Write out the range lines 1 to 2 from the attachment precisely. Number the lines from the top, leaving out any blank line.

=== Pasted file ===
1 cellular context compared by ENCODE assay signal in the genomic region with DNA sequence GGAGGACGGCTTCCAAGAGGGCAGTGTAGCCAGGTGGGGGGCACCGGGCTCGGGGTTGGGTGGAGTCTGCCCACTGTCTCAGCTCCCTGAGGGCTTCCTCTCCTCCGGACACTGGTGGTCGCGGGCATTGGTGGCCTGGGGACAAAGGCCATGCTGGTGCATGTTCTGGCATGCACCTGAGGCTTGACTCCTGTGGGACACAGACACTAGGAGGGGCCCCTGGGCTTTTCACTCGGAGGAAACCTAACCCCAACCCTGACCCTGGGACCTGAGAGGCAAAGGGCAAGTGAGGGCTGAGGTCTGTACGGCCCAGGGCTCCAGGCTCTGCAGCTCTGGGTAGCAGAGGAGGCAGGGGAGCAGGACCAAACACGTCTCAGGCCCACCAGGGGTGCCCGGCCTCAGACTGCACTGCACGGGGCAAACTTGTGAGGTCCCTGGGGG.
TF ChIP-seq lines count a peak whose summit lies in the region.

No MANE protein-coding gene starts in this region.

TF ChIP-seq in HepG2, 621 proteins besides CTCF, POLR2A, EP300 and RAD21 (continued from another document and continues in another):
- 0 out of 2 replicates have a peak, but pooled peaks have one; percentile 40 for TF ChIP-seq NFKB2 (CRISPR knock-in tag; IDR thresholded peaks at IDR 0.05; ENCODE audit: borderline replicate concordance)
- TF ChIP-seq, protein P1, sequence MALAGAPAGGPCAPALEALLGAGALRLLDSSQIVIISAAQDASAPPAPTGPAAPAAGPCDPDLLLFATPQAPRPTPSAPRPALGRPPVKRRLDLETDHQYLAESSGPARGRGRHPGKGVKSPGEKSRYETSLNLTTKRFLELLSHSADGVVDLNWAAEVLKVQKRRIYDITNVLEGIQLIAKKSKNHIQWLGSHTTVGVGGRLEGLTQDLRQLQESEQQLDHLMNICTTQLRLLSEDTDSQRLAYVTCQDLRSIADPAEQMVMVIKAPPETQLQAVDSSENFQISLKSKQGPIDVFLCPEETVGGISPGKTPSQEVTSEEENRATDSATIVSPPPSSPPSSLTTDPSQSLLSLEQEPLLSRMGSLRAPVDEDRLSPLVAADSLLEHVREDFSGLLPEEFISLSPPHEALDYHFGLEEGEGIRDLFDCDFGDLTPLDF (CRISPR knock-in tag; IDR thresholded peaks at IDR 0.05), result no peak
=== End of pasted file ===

1 cellular context compared by ENCODE assay signal in the genomic region with DNA sequence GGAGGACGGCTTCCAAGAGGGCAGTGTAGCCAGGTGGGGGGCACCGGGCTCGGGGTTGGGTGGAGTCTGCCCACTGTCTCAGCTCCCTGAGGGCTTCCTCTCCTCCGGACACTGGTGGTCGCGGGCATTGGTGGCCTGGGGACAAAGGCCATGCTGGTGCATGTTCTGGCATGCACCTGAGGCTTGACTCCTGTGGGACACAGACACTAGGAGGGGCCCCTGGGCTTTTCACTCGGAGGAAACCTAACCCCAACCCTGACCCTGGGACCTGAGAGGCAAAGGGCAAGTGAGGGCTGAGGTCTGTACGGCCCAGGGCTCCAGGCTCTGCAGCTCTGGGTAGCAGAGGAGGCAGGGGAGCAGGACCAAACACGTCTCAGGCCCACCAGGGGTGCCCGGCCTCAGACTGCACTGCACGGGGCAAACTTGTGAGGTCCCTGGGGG.
TF ChIP-seq lines count a peak whose summit lies in the region.